The British empire was on the verge of revolution and at the centre of events are the Stuart sisters: Mary the Queen, and Anne the Queen-to-be, continually haunted by the memory of their father, James II, whom they have wronged.
Two strangers arrive at Hundred Acre Field and the rumour is that a large housing estate is to be built there. While the protests and public enquiry take place, the villagers have other cause for shaking their heads when Miss Jackson falls in love and Joseph Coggs takes flight from Tyler's Row.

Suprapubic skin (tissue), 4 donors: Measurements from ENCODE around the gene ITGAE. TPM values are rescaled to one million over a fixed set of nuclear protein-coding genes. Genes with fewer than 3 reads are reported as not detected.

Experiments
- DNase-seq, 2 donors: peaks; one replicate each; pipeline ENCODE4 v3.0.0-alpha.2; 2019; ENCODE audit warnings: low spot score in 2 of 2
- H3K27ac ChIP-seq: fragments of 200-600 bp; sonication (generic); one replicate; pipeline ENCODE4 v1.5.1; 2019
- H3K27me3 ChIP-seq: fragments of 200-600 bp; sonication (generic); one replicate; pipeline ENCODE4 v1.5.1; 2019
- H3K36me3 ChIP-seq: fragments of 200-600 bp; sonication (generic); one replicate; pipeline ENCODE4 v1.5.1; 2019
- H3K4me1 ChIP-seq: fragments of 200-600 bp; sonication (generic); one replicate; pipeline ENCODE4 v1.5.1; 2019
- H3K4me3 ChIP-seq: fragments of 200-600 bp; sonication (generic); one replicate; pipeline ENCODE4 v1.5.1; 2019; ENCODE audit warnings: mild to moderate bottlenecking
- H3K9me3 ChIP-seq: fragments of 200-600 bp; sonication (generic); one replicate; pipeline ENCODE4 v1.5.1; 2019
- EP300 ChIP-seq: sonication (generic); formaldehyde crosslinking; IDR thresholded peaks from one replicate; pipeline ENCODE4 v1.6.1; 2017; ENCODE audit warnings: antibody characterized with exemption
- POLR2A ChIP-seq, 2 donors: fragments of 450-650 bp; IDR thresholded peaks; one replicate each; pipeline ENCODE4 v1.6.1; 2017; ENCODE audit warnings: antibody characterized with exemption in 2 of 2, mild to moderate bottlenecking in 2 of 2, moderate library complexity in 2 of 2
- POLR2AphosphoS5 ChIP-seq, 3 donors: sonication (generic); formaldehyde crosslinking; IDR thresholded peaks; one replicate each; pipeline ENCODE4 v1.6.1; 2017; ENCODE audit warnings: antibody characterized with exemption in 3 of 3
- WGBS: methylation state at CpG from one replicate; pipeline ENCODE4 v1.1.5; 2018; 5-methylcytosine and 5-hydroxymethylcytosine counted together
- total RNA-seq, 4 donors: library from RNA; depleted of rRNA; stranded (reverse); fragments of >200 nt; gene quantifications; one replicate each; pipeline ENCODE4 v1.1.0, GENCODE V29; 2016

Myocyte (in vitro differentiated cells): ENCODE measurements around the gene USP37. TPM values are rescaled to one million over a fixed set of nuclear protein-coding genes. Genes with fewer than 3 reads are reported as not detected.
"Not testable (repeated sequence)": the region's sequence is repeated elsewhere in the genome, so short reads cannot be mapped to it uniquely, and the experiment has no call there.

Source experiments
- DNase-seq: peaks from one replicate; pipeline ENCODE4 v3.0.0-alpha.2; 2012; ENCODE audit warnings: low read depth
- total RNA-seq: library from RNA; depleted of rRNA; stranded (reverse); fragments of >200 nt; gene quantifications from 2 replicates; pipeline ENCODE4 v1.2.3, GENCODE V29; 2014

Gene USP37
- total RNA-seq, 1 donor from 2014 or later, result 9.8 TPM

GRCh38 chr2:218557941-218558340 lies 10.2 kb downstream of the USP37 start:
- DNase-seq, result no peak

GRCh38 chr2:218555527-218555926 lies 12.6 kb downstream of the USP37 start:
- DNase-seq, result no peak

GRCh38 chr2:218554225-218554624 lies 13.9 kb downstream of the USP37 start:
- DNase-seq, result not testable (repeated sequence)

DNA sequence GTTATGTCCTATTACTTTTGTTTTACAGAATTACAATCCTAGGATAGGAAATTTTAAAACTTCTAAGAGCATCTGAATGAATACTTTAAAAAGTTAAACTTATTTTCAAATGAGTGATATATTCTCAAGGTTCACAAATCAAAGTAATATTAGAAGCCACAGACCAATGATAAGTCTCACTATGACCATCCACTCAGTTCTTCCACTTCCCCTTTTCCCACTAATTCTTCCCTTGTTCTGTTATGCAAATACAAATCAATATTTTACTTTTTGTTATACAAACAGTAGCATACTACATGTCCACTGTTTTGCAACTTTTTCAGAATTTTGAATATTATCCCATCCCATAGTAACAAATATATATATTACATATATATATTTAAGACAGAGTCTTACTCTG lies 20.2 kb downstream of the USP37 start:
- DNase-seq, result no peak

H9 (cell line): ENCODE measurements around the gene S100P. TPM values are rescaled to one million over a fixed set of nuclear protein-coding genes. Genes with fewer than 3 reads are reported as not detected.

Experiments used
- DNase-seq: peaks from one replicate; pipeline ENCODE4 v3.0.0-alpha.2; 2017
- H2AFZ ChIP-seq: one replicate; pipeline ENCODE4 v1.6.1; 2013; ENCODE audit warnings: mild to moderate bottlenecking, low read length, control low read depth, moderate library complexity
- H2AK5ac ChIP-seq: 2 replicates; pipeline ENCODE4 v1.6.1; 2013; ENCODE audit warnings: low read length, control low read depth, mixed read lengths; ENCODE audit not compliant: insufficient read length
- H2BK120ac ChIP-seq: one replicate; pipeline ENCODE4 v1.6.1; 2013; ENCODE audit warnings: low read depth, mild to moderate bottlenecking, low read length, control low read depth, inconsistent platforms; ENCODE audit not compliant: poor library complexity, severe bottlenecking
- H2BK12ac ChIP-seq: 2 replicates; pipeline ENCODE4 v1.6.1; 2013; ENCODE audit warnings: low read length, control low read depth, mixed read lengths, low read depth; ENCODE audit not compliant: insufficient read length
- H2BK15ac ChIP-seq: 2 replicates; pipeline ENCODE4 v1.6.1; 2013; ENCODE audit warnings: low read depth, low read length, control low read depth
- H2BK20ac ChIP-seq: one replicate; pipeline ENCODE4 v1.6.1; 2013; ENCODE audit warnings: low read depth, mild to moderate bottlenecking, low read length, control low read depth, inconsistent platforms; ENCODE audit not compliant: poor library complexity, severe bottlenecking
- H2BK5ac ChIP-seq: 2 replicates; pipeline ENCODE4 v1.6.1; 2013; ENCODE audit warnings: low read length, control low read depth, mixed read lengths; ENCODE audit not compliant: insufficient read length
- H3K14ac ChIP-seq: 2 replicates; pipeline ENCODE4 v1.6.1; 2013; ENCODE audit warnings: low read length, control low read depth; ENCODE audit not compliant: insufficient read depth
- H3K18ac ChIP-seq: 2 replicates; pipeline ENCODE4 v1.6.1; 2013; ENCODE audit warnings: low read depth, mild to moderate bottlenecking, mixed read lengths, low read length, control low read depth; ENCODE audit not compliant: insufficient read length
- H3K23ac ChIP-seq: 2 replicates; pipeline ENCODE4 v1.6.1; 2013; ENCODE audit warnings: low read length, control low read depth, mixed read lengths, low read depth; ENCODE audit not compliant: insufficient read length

An engaging, intimate portrait of Emily Dickinson, one of America's greatest and most-mythologized poets, that sheds new light on her groundbreaking poetry. On August 3, 1845, young Emily Dickinson declared, 'All things are ready'-- and with this resolute statement, her life as a poet began. Despite spending her days almost entirely 'at home' (the occupation listed on her death certificate), Dickinson's interior world was extraordinary. She loved passionately, was ambivalent toward publication, embraced seclusion, and created 1,789 poems that she tucked into a dresser drawer. In These Fevered Days, Martha Ackmann unravels the mysteries of Dickinson's life through ten decisive episodes that distill her evolution as a poet. Ackmann follows Dickinson through her religious crisis while a student at Mount Holyoke, her startling decision to ask a famous editor for advice, her anguished letters to an unidentified 'Master,' her exhilarating frenzy of composition, and her terror in confronting possible blindness. Together, these ten days provide new insights into Dickinson's wildly original poetry and render a concise and vivid portrait of American literature's most enigmatic figure.